1. Back Up Your Music Files - Big "DUH" from the audience.
But, despite the uber-gross obviousness of this suggestion, more grief comes from damaged, destroyed, or "lost" music libraries than anything else. People forget or assume that an automatic back-up program such as Apple's Time Machine will always save their bacon. It won't.
My methodology is simple - for every active hard drive in my system that has data I have a back-up hard drive that only gets used to back-up a particular drive. And once the back-up is completed the hard drive is turned off, disconnected, and not used until the next back-up.
I have three hard drives that I use regularly with my Mac Pro desktop. A 128 GB Silicon drive has my operating system, app, and docs, a second internal drive of 1GB has all my image files, and a third internal 1GB drive has all my music files. Each month, or after a photo shoot of recording session, I back up each of these drives via Super Duper to the external drive which is used only for back-up of that particular drive. Every two months I retrieve a set of three hard drives from my safe deposit box, back up each of my drives and return the back-ups to the safe deposit box. Excessive? I don't think so...
2. Use Software With the Largest User Base.
iTunes may be the playback program everyone loves to dump on, but the reason they dislike it is that more people use it than any other, so more there's more people to find fault with it. It's certainly not perfect, and iTunes handling of classical music is pretty bad, but it is THE STANDARD.
All new players and playback software have to consider whether they are iTunes compatible. Without compatibility they have lost a large portion of their potential market. That is why you should use iTunes for your music library - because it is the standard and anything you use in the future will, in all probability, support and use your existing iTunes library. Both Pure Music and Amarra work this way.
3. Don't Be An Early Adopter of New Software.
Yes, I know the latest and greatest is sexy and offers more features than the current version, but will it work? Unless you enjoy being an unpaid beta-tester with all the problems and none of the benefits, it's a smart idea to wait at least a couple of weeks before updating ANY piece of software. Let someone else's computer get trashed because of that last tiny little bug...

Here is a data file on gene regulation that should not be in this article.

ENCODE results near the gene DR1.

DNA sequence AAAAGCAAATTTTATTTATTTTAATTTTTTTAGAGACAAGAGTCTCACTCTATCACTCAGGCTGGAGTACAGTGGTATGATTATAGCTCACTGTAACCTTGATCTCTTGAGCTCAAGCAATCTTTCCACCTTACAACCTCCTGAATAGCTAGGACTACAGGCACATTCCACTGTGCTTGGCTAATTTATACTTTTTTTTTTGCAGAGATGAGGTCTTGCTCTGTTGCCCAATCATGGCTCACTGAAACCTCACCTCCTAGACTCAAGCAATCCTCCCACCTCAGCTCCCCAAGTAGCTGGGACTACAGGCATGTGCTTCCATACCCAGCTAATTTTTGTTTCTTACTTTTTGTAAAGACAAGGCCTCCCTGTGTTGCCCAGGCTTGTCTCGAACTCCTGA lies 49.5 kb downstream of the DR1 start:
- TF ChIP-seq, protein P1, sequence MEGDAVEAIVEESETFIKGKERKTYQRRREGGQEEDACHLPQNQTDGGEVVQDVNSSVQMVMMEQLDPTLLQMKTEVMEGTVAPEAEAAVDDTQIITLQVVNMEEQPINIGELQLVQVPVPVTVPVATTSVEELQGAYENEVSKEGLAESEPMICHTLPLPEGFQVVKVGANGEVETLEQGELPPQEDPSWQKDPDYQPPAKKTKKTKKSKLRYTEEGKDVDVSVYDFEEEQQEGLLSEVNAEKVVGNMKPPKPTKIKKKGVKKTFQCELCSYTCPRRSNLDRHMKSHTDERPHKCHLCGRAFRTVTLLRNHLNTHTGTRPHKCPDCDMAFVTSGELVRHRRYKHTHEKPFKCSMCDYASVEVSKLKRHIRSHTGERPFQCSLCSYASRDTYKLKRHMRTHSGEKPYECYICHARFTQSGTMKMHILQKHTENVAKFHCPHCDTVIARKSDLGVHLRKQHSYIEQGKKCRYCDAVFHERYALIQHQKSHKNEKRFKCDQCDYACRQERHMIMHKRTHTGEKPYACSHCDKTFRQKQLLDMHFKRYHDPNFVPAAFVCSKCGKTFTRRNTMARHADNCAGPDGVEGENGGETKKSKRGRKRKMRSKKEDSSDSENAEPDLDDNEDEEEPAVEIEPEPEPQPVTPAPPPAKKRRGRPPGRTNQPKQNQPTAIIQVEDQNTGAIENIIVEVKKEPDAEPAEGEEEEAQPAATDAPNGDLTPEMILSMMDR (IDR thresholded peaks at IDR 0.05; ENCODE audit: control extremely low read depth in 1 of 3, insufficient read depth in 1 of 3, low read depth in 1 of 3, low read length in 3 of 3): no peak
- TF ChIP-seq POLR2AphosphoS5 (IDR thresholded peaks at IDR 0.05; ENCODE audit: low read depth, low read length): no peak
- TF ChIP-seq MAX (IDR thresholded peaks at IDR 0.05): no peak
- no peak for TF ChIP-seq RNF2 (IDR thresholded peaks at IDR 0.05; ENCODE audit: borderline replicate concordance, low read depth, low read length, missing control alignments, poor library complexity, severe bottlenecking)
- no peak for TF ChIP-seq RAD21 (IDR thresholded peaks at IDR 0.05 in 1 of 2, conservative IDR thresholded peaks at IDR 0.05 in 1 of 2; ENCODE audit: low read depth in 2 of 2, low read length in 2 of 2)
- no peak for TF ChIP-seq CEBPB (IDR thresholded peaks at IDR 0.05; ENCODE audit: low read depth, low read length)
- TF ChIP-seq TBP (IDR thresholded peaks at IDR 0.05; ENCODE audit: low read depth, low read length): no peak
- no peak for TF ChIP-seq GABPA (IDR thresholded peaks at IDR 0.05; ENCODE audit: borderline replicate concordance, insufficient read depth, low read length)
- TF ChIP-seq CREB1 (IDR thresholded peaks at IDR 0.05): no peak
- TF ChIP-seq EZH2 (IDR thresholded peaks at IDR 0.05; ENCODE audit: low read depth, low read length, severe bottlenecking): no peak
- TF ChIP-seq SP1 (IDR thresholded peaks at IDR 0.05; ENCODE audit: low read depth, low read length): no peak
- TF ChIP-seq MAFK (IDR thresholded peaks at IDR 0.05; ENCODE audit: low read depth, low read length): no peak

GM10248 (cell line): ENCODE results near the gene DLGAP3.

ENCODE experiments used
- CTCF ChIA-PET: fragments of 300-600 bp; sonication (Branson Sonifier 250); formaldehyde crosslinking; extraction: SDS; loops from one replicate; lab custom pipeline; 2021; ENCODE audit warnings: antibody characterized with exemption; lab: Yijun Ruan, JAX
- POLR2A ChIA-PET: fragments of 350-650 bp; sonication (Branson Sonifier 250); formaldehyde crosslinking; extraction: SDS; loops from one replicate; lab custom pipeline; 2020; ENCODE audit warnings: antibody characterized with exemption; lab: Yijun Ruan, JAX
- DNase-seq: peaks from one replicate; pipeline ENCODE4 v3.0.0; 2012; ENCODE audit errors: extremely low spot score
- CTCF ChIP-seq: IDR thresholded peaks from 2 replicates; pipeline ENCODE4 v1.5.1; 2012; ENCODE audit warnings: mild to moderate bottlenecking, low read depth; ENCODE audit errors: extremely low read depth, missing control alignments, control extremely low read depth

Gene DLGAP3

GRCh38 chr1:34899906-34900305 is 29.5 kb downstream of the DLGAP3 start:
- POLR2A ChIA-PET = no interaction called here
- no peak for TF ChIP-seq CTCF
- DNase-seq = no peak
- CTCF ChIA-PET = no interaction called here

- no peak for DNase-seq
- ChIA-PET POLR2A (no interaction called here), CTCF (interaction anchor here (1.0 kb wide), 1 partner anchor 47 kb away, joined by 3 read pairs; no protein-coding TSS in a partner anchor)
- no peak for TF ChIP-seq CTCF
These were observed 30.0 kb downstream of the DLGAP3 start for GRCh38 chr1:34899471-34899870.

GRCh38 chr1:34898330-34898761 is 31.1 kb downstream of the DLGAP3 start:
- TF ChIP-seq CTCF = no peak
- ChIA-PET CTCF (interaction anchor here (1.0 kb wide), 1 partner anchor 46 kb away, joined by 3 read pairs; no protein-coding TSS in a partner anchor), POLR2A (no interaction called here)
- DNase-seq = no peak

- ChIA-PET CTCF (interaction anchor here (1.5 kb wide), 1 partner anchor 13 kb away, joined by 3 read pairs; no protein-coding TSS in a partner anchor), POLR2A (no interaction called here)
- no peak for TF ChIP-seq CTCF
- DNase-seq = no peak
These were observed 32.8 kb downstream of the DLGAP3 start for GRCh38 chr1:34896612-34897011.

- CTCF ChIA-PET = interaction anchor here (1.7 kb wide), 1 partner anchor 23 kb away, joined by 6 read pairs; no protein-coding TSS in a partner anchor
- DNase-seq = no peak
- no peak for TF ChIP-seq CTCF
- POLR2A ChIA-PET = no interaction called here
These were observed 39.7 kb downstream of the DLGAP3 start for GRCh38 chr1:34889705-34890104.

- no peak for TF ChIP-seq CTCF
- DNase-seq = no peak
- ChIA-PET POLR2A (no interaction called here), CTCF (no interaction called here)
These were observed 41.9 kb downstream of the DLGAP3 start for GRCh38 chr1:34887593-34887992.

Apple's latest operating system, 10.7, is a classic case in point. When it first came out many third-party hardware and software makers had not yet finalized new drivers. Early updaters found their scanners, printers, USB DACs, and other devices that rely on drivers were instantly "broken" by OS 10.7 because drivers for their devices did not yet exist. In some cases, where the drivers relied on earlier Power PC-friendly emulations, there may NEVER be a new driver.
4. Keep Everything As Simple as Possible - Especially During Initial Set-Up.
Computers are complicated. You need to try to keep your signal chain simple. Computer audio beginners can be overwhelmed by the myriad of expert opinions on the web on how to optimize your computer audio system. I recommend following NONE of them, especially at first.
Set up your first computer audio system to be as plain vanilla as possible. Don't use any special mods to software or hardware. By keeping it simple and generic you have the possibility of being able to set up your system so it works. Once you have your computer audio working reliably THEN you can begin to look at software and hardware alternatives. But until you get a basic system up and running avoid the urge to tweak and modify.
5. Listen For Yourself.
The Internet is fantastic source of anecdotal information about computer audio. Let me emphasize the word "fantastic." Many of the "tests" and reviews of computer audio are highly suspect, not because the creators are lying about what they heard, but that they really and truly have NO IDEA why they've heard the differences they have heard.
Just as in traditional audio, there are a myriad of factors that affect sound quality. Sometimes merely changing which USB connection you use can have an audible effect. But with other systems, your USB connections choice won't make a difference. But just because one person notices a positive change when they do X with their system doesn't mean everyone will experience the same results. Especially with PCs, which are assemblages of parts from a plethora of vendors, what works on one won't necessarily work on another machine.
The only way to tell for sure if a change to your system's hardware or software will result in an audible improvement in sound is to listen for yourself on your own system.